The author of this book, Christopher Tan wears many hats as writer, photographer, cookbook author and culinary teacher. Lucky for all Sibeiho fans, he has written one of the most definitive Kueh bible.
Kueh or 糕 (pronounced Gao in Chinese, Gei in Hokkien, Kou in Cantonese) is translated as cake. Growing up, for dessert/ snacks/ afternoon tea/ sweet things, there was Cake and there was Kueh. But its so much more than just Cake. Western cakes are generally baked and made from wheat flour/butter base.
Kueh can be steamed/ fried/ boiled/ baked/ filled/ wrapped. Many are made with rice, glutinous rice, tapioca, sweet potato or semolina. However they were made, they were always small little treats that we adored.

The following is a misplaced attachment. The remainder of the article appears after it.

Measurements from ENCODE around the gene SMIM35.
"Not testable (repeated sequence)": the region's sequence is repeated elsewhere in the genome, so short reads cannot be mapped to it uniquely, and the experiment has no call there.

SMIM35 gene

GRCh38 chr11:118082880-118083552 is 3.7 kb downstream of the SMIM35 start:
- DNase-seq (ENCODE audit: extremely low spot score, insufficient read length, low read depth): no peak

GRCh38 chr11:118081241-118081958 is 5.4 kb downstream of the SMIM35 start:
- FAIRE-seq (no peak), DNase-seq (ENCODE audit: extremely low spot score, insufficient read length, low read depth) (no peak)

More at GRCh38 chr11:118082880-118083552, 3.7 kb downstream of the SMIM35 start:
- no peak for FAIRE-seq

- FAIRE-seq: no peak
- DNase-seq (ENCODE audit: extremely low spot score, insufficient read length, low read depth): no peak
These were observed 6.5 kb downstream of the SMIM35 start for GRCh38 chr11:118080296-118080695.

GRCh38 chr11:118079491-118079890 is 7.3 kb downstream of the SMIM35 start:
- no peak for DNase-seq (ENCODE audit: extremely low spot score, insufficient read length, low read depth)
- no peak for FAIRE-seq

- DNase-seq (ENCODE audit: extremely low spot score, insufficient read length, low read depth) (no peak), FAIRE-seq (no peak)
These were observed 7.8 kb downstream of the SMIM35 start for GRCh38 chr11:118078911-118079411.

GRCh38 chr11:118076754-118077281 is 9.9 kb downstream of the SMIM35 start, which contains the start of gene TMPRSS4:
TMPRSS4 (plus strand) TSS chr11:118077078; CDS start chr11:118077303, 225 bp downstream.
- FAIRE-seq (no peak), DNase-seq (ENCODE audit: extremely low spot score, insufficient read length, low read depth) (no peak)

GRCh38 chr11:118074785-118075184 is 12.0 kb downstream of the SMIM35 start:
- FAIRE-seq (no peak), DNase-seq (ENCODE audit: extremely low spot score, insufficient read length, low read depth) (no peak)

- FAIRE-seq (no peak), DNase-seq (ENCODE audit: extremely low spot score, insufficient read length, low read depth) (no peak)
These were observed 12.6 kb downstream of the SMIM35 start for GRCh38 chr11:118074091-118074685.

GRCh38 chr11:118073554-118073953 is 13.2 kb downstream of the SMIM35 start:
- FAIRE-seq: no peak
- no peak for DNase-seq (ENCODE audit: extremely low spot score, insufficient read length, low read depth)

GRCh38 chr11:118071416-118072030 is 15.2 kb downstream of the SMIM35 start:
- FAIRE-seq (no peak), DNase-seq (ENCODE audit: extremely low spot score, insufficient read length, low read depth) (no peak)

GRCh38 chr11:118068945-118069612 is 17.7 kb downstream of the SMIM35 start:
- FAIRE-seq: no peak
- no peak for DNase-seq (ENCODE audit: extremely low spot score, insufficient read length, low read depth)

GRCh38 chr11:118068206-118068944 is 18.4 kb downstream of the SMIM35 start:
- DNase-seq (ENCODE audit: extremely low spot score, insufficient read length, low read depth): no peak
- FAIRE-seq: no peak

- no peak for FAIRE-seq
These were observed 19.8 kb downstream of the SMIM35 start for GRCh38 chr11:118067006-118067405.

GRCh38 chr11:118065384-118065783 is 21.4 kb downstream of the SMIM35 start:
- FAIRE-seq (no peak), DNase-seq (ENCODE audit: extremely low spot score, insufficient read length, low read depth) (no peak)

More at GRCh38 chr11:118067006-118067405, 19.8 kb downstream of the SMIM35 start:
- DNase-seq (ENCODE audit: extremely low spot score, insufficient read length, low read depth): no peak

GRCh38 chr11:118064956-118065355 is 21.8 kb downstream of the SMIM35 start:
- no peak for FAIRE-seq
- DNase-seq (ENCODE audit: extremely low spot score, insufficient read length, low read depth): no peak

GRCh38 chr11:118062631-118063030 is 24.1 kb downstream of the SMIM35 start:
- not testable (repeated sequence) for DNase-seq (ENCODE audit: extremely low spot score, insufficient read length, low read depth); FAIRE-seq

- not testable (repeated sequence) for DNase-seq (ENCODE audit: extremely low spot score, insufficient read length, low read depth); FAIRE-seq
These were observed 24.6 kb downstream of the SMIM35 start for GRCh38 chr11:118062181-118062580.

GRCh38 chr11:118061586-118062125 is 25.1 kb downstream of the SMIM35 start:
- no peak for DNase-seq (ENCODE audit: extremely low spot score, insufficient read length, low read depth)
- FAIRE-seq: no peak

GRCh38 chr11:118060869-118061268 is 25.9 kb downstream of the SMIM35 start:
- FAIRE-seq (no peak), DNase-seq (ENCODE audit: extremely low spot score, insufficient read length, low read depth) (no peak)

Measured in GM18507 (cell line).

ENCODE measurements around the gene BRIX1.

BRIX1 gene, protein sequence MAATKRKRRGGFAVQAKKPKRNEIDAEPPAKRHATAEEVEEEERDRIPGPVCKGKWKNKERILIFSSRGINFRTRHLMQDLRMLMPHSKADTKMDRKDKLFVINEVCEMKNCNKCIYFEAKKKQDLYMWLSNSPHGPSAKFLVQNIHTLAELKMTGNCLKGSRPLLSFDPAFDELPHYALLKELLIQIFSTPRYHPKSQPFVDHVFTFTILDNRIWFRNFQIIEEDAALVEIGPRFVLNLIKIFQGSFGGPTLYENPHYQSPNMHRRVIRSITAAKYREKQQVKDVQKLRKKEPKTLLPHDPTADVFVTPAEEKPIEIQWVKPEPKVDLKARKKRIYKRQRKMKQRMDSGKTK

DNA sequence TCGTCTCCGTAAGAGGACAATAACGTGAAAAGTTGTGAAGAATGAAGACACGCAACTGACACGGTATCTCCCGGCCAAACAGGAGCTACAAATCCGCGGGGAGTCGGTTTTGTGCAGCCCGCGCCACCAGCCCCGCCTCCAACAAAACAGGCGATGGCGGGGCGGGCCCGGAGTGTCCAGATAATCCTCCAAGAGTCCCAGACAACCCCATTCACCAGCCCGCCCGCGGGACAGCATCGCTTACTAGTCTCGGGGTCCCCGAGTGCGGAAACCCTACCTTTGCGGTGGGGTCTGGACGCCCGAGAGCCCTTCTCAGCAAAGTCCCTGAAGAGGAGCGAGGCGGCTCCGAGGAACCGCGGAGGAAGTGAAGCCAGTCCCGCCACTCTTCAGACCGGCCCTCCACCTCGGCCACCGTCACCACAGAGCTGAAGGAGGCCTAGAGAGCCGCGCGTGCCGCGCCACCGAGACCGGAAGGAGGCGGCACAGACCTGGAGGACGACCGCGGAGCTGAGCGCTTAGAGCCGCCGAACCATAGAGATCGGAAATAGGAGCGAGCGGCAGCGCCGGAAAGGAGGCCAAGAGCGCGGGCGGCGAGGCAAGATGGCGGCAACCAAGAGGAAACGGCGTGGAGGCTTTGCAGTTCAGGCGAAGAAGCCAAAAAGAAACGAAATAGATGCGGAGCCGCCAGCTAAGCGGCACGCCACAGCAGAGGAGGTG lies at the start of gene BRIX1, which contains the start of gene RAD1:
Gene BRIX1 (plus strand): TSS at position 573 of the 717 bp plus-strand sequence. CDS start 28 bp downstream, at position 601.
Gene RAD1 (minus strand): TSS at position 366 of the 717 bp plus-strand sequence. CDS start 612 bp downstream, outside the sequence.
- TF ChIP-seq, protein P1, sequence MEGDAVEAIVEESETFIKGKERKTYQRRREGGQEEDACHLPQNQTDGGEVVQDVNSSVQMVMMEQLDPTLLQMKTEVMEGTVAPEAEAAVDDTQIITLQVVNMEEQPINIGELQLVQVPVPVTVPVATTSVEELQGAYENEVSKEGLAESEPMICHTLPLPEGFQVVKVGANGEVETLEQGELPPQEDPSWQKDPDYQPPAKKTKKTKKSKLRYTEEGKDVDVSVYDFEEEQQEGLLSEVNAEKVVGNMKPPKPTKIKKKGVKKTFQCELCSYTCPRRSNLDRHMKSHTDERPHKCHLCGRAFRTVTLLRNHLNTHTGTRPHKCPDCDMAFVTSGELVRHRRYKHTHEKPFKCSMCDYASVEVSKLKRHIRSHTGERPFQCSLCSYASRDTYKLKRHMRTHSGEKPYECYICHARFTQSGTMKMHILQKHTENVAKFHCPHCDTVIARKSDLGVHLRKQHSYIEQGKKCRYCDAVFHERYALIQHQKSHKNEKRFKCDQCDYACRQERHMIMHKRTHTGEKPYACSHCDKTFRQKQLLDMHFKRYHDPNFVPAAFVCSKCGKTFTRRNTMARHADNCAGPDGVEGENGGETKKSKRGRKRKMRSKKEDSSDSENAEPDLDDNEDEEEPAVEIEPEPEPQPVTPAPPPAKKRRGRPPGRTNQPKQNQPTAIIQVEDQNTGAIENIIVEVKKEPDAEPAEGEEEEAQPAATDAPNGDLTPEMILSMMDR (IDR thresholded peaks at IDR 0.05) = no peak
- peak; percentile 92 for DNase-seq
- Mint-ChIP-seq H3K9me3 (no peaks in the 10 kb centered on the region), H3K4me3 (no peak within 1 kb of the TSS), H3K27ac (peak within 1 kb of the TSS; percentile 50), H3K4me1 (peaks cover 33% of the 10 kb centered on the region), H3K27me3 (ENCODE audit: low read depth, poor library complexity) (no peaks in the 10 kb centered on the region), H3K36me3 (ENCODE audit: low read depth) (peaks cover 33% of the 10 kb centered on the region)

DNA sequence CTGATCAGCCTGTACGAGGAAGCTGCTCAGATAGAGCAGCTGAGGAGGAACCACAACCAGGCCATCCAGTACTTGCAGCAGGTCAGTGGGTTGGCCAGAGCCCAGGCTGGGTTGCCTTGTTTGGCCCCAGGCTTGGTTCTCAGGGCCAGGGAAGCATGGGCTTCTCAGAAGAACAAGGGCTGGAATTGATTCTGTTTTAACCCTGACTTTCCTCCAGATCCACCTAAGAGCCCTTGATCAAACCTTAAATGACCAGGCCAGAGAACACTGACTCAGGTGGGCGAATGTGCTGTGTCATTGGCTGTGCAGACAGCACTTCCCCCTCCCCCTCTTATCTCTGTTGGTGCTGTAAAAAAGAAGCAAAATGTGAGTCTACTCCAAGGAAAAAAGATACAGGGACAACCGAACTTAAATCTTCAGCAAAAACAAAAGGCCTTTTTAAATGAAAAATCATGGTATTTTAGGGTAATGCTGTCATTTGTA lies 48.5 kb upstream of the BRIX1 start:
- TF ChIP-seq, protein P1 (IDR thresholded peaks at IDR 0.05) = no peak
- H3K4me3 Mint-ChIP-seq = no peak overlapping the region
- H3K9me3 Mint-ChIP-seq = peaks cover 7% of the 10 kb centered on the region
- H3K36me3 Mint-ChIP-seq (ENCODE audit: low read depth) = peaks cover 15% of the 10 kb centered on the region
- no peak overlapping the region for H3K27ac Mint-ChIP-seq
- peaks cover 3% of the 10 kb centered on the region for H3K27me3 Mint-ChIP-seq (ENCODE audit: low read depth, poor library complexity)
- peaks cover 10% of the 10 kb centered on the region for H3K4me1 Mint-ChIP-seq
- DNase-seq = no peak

The best ones were made by family and close friends. During Chinese New year, even as kids, we knew which family’s house made the best versions of the different kuehs and which home to eat what during the festive visits.
We know we were lucky to have so much variety to eat growing up and it is one of the top things we missed the most when we left Singapore. We’ve also noticed going home, a lot of Kuehs these days are commercially made and families have gradually stopped making them. TBH, Kueh making is a labor of love as its actually a lot more work than a simple baked sponge cake.
Get your copy today and join us on a Kueh making journey to keep our Singapore heritage desserts alive.